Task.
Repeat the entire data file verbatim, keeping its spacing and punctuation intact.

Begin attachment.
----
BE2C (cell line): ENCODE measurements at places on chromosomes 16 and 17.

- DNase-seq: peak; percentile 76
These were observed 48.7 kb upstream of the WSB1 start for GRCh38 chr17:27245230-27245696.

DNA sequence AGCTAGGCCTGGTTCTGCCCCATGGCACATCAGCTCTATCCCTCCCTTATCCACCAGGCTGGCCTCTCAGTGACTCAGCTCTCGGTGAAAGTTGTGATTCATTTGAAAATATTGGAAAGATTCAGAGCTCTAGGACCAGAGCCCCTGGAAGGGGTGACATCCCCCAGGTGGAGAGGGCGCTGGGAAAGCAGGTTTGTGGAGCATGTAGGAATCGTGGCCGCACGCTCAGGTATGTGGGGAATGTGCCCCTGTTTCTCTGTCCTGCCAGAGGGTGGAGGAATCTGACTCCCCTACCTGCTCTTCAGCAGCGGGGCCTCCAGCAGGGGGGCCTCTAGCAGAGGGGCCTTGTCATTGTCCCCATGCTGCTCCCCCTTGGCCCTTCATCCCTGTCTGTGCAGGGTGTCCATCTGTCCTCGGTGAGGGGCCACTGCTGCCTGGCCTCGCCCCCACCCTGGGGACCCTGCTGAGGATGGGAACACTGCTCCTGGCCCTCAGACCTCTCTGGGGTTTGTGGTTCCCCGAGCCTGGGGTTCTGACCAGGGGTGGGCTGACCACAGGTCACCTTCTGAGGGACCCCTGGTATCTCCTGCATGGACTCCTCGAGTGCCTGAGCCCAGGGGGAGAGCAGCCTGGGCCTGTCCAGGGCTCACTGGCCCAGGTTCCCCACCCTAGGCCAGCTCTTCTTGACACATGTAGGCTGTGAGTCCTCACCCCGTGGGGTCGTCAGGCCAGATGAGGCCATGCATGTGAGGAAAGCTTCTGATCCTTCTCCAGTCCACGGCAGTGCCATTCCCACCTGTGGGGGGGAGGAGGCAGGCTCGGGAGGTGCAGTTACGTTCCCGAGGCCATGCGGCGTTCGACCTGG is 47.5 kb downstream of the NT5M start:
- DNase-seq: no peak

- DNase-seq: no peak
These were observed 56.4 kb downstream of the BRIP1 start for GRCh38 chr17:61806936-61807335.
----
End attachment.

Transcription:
BE2C (cell line): ENCODE measurements at places on chromosomes 16 and 17.

- DNase-seq: peak; percentile 76
These were observed 48.7 kb upstream of the WSB1 start for GRCh38 chr17:27245230-27245696.

DNA sequence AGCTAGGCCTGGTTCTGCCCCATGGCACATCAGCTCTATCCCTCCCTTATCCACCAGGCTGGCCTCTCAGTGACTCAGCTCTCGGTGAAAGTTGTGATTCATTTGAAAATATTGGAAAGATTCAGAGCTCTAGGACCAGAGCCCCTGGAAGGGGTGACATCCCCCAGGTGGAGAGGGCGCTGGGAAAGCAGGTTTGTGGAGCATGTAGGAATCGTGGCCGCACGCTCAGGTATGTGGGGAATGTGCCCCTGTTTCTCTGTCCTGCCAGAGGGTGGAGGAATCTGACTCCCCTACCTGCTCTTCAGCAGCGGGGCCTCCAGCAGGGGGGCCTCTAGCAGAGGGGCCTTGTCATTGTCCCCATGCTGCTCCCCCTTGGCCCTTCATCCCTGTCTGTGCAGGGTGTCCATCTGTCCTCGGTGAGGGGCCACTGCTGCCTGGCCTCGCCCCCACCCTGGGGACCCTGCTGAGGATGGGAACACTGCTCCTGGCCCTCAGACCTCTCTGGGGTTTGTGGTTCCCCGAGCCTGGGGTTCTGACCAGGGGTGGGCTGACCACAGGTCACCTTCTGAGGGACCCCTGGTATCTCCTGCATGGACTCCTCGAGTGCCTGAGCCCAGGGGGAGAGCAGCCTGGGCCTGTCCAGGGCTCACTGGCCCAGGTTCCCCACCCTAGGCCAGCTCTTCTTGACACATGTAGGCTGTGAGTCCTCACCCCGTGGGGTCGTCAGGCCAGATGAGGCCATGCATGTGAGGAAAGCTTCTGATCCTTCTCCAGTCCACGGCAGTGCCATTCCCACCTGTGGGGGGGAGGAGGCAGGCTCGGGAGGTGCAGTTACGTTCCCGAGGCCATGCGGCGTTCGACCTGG is 47.5 kb downstream of the NT5M start:
- DNase-seq: no peak

- DNase-seq: no peak
These were observed 56.4 kb downstream of the BRIP1 start for GRCh38 chr17:61806936-61807335.